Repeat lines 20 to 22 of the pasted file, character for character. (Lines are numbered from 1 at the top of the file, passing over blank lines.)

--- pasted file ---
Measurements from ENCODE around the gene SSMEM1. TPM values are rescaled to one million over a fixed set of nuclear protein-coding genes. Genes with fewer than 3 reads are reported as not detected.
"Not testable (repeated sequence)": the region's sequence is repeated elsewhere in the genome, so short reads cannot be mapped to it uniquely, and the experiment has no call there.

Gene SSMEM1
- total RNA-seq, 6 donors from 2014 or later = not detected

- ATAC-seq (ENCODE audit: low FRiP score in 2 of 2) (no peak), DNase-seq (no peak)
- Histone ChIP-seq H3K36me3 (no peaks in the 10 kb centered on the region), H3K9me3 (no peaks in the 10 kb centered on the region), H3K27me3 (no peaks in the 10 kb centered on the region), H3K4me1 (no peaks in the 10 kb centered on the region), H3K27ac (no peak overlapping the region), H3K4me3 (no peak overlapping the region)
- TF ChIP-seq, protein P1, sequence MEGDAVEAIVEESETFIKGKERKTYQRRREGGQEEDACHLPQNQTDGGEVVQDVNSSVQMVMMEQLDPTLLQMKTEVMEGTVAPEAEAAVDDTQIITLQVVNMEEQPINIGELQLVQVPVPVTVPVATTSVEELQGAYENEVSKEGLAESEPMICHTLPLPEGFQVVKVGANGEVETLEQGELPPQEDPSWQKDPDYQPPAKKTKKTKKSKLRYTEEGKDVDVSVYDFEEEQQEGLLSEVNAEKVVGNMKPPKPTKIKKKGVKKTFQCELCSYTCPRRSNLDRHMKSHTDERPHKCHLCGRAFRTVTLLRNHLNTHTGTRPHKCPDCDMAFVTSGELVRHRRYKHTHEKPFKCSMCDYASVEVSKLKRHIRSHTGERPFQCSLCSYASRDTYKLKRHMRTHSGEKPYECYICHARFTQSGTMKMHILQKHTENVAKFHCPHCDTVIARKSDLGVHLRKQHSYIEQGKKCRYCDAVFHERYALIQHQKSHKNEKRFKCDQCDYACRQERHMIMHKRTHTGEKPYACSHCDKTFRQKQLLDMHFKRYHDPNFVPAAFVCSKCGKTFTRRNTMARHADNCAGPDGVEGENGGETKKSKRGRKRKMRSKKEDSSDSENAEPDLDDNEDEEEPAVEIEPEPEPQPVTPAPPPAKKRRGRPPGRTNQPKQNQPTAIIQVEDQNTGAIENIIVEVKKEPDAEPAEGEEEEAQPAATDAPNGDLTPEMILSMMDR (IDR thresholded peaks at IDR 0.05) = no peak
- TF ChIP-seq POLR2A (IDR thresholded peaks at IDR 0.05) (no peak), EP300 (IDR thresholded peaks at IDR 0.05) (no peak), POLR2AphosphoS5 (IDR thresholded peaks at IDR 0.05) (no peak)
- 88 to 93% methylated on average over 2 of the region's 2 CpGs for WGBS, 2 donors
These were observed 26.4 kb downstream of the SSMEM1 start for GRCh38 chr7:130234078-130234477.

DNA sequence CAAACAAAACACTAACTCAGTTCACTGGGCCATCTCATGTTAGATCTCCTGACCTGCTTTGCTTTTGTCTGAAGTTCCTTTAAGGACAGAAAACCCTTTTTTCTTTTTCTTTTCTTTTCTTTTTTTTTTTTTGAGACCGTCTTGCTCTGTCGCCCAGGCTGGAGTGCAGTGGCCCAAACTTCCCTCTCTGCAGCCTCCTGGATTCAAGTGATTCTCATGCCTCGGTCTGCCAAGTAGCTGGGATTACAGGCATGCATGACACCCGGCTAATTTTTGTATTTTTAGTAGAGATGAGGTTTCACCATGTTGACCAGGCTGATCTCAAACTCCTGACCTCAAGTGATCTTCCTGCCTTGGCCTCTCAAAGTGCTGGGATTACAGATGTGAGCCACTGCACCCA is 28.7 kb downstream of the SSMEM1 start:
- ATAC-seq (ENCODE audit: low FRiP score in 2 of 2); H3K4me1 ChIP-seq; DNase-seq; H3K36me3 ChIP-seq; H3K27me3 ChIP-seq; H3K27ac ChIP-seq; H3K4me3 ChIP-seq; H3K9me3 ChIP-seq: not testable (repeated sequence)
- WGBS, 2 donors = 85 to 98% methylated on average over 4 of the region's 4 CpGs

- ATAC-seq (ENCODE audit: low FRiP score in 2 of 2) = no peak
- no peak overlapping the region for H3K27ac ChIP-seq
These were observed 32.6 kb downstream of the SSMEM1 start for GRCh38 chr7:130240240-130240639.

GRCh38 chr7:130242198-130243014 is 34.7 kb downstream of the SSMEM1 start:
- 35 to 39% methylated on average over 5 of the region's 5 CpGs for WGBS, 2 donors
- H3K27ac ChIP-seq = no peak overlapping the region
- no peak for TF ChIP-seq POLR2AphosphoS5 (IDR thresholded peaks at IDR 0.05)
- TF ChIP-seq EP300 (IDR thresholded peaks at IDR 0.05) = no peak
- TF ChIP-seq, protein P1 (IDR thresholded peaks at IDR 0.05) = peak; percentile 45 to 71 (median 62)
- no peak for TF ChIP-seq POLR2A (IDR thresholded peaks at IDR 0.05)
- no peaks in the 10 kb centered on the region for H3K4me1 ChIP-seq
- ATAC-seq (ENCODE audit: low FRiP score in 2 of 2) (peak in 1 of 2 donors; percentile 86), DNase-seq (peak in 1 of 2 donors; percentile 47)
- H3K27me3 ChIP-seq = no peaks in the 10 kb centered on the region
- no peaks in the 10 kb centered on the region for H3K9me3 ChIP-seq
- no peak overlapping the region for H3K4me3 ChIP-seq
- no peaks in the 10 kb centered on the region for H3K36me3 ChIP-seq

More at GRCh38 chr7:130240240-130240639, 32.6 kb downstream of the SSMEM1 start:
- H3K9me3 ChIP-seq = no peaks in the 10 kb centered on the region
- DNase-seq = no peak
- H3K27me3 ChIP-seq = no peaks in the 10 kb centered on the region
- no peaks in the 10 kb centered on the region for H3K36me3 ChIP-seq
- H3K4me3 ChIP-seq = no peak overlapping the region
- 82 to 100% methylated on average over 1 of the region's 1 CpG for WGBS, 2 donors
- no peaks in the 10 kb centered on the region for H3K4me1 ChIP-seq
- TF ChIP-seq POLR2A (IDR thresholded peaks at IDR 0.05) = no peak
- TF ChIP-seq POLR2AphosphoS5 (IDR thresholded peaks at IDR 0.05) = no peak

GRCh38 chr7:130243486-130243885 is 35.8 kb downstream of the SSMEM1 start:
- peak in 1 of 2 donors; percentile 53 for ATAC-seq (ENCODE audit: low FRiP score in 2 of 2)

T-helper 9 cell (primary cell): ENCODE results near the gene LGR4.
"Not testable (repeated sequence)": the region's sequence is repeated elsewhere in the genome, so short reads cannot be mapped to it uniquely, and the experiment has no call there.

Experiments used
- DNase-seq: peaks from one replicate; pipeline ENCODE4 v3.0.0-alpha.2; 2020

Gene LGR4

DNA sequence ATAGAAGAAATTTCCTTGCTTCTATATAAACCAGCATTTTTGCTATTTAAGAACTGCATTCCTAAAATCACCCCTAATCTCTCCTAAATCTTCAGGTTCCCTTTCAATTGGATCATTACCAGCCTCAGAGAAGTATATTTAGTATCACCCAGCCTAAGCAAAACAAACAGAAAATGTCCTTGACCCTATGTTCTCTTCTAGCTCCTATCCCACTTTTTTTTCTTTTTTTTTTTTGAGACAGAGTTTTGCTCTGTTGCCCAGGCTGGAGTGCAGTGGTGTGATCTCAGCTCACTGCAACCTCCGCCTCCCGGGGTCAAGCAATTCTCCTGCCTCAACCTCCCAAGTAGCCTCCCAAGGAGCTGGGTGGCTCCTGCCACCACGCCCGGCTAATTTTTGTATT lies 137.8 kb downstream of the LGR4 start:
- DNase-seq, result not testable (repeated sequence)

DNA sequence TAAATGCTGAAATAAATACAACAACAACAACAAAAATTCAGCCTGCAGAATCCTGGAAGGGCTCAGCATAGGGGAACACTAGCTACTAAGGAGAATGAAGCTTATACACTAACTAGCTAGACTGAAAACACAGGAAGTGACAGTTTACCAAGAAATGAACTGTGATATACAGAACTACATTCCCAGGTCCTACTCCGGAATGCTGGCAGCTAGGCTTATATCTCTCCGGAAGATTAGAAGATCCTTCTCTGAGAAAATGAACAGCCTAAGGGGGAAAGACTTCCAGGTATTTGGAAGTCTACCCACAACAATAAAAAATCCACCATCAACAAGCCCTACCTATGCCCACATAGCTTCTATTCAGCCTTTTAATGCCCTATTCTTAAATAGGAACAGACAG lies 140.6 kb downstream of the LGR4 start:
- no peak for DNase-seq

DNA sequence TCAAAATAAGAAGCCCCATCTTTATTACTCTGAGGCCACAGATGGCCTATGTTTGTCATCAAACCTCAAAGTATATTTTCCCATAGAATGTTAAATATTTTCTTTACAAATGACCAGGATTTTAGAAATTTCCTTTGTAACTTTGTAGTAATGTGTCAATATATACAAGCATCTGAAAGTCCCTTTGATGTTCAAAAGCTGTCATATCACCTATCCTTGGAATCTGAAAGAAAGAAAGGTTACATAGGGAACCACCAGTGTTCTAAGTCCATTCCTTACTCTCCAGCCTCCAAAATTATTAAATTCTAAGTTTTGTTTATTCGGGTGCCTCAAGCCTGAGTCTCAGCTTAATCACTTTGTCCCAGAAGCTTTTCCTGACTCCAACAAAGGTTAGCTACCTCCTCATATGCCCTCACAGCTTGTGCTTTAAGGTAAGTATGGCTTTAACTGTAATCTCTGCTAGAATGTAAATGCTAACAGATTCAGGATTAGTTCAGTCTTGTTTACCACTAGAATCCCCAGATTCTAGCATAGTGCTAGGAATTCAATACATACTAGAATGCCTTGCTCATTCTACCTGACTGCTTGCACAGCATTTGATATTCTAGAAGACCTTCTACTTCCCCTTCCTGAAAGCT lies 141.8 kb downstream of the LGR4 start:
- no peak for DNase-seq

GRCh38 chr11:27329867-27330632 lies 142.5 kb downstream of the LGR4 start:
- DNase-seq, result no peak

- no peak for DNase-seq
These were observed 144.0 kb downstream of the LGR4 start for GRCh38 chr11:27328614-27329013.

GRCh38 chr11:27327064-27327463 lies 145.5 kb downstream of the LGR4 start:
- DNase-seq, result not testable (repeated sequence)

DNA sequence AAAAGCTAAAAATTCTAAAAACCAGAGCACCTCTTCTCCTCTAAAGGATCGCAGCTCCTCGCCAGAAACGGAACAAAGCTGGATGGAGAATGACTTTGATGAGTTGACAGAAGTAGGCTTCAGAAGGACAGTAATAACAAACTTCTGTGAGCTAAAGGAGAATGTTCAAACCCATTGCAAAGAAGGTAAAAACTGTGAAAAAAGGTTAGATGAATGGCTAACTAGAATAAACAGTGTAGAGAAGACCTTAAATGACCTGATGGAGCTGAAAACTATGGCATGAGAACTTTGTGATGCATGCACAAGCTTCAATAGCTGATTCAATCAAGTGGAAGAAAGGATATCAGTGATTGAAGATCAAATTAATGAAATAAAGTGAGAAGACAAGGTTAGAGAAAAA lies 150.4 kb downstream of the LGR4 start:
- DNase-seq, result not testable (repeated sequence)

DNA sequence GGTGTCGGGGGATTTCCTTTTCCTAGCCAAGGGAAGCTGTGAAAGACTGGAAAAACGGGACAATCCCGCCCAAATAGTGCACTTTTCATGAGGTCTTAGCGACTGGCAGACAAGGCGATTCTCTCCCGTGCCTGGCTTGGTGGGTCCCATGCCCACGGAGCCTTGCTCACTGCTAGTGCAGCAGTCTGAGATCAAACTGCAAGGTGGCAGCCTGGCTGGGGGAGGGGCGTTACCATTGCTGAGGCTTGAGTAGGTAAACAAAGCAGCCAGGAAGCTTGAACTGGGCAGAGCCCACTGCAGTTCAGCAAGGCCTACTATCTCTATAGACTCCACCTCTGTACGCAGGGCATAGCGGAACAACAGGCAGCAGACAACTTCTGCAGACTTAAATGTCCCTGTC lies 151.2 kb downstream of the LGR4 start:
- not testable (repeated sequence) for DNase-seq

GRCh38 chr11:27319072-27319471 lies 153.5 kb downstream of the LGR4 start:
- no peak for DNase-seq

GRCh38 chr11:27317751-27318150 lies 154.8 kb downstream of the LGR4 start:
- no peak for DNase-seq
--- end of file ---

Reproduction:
- no peak for TF ChIP-seq POLR2AphosphoS5 (IDR thresholded peaks at IDR 0.05)
- TF ChIP-seq EP300 (IDR thresholded peaks at IDR 0.05) = no peak
- TF ChIP-seq, protein P1 (IDR thresholded peaks at IDR 0.05) = peak; percentile 45 to 71 (median 62)